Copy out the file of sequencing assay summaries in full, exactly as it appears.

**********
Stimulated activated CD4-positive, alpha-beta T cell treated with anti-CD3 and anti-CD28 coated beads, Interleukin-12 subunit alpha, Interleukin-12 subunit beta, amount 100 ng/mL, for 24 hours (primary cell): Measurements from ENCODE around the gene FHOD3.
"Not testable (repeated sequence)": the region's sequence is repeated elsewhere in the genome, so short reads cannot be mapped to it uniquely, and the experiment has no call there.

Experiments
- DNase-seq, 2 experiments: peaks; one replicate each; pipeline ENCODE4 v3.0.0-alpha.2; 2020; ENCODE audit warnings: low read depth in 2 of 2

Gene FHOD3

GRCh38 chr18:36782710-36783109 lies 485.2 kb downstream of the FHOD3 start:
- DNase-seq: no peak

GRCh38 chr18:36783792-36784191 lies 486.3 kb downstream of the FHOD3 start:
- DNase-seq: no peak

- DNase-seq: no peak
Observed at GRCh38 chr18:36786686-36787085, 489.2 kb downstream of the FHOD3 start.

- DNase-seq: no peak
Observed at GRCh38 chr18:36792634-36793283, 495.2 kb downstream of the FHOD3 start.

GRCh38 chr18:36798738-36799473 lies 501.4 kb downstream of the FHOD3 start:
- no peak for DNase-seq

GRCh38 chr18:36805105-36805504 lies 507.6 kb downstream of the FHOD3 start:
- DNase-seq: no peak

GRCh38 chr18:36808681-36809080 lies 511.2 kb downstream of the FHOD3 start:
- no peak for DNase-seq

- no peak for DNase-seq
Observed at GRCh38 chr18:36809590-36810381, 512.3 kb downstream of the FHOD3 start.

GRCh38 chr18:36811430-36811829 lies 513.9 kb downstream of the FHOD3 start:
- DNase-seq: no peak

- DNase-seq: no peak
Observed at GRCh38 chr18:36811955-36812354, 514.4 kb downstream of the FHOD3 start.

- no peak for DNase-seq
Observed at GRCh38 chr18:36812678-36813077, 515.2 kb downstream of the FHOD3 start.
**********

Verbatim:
Stimulated activated CD4-positive, alpha-beta T cell treated with anti-CD3 and anti-CD28 coated beads, Interleukin-12 subunit alpha, Interleukin-12 subunit beta, amount 100 ng/mL, for 24 hours (primary cell): Measurements from ENCODE around the gene FHOD3.
"Not testable (repeated sequence)": the region's sequence is repeated elsewhere in the genome, so short reads cannot be mapped to it uniquely, and the experiment has no call there.

Experiments
- DNase-seq, 2 experiments: peaks; one replicate each; pipeline ENCODE4 v3.0.0-alpha.2; 2020; ENCODE audit warnings: low read depth in 2 of 2

Gene FHOD3

GRCh38 chr18:36782710-36783109 lies 485.2 kb downstream of the FHOD3 start:
- DNase-seq: no peak

GRCh38 chr18:36783792-36784191 lies 486.3 kb downstream of the FHOD3 start:
- DNase-seq: no peak

- DNase-seq: no peak
Observed at GRCh38 chr18:36786686-36787085, 489.2 kb downstream of the FHOD3 start.

- DNase-seq: no peak
Observed at GRCh38 chr18:36792634-36793283, 495.2 kb downstream of the FHOD3 start.

GRCh38 chr18:36798738-36799473 lies 501.4 kb downstream of the FHOD3 start:
- no peak for DNase-seq

GRCh38 chr18:36805105-36805504 lies 507.6 kb downstream of the FHOD3 start:
- DNase-seq: no peak

GRCh38 chr18:36808681-36809080 lies 511.2 kb downstream of the FHOD3 start:
- no peak for DNase-seq

- no peak for DNase-seq
Observed at GRCh38 chr18:36809590-36810381, 512.3 kb downstream of the FHOD3 start.

GRCh38 chr18:36811430-36811829 lies 513.9 kb downstream of the FHOD3 start:
- DNase-seq: no peak

- DNase-seq: no peak
Observed at GRCh38 chr18:36811955-36812354, 514.4 kb downstream of the FHOD3 start.

- no peak for DNase-seq
Observed at GRCh38 chr18:36812678-36813077, 515.2 kb downstream of the FHOD3 start.